Once again, I know other people will have their own opinions, which we are all entitled to, so I look forward to the debate raging on!

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There’s so many loop holes how the club’s run there finances, also there was supposed to be in place every club having to allow ongoing inspection of finances, the salary cap has more holes than a trawlers nets, ( Warrington new signing of RU player, not in cap for first 2 years then only 50% of his payments in 3rd year ) then there’s marquee signings,,,,,,,,,,. The parachute payment for relegated clubs is spread throughout the following season, making it impossible to clear previous financial commitments ( the whole point of the parachute monies )

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I believe Red Hall could do better, they need to get balls like the Aussie League runners, But Red Hall could not arrange a piss up in a……….. add that Super Leagues up its own arse! its no wonder UK RL is like a 3rd / 4th world country.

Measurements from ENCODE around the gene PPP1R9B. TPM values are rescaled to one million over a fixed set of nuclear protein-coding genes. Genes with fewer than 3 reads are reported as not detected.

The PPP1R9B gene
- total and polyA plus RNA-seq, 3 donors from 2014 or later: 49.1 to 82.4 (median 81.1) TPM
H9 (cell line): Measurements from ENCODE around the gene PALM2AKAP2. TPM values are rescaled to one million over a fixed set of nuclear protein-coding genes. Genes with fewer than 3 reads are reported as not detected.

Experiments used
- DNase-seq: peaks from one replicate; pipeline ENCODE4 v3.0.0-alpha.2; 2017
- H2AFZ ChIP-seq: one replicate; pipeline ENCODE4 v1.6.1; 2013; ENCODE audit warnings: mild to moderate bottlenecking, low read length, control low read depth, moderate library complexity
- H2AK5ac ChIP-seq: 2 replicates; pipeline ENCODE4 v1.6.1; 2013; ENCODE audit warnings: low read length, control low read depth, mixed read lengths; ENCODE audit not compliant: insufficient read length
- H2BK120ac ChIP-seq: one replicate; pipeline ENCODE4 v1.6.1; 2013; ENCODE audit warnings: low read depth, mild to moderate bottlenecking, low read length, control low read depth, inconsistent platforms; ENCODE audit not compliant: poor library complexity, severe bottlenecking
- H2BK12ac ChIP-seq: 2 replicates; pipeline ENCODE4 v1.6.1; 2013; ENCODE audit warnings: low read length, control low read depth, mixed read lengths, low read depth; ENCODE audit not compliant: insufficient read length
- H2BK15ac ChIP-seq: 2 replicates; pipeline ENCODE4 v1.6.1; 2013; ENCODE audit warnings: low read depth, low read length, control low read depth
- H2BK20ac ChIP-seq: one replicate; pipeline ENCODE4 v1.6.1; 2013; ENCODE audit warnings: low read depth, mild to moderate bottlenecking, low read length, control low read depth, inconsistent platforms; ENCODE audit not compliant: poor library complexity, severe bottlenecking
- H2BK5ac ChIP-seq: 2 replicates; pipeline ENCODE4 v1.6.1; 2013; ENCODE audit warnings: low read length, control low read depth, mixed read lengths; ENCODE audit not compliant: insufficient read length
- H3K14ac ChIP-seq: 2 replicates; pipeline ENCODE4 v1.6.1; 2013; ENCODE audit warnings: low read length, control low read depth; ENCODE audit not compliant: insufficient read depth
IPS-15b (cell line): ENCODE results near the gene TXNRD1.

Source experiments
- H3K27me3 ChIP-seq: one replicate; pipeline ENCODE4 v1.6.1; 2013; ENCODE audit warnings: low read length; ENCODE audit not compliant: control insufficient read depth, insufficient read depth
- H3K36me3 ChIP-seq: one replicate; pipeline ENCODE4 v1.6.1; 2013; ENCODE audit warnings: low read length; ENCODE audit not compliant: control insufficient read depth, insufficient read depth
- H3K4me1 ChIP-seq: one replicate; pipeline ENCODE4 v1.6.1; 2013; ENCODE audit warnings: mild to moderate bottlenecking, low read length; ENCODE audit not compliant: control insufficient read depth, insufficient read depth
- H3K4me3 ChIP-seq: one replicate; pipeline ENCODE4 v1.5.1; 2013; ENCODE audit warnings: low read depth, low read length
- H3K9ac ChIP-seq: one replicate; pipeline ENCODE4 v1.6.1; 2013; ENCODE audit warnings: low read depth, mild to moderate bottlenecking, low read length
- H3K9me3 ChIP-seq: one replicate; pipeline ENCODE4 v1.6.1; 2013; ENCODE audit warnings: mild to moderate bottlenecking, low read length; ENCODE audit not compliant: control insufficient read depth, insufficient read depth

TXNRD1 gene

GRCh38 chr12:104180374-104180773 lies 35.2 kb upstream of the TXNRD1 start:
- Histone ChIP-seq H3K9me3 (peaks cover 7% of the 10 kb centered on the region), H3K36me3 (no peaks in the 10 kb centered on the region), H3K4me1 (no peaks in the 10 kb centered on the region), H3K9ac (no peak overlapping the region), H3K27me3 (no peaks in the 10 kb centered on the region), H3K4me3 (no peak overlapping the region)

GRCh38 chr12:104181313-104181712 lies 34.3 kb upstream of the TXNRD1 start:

Dont they realise every time a club goes into administration how much damage it does & feeds the press, ra ra more ammunition to attack RL.
The idea of 12 points deduction for going into Admin’ is well over the top, It just about puts you in automatic relegation, & who in there right mind would sign up & financially back that, Rich nutter, we’ve nutters but sadly not rich!
Make going into Administration a charge of “Putting the game in disrepute” which then results in putting in place “A Finance Amin’ Team” !!!

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Does anyone who sees and listens to Ralph Rimmer think the RFL is in safe hands?
Every time he’s asked an important, pertinent question, he comes up with It’s not up for discussion at this moment in time.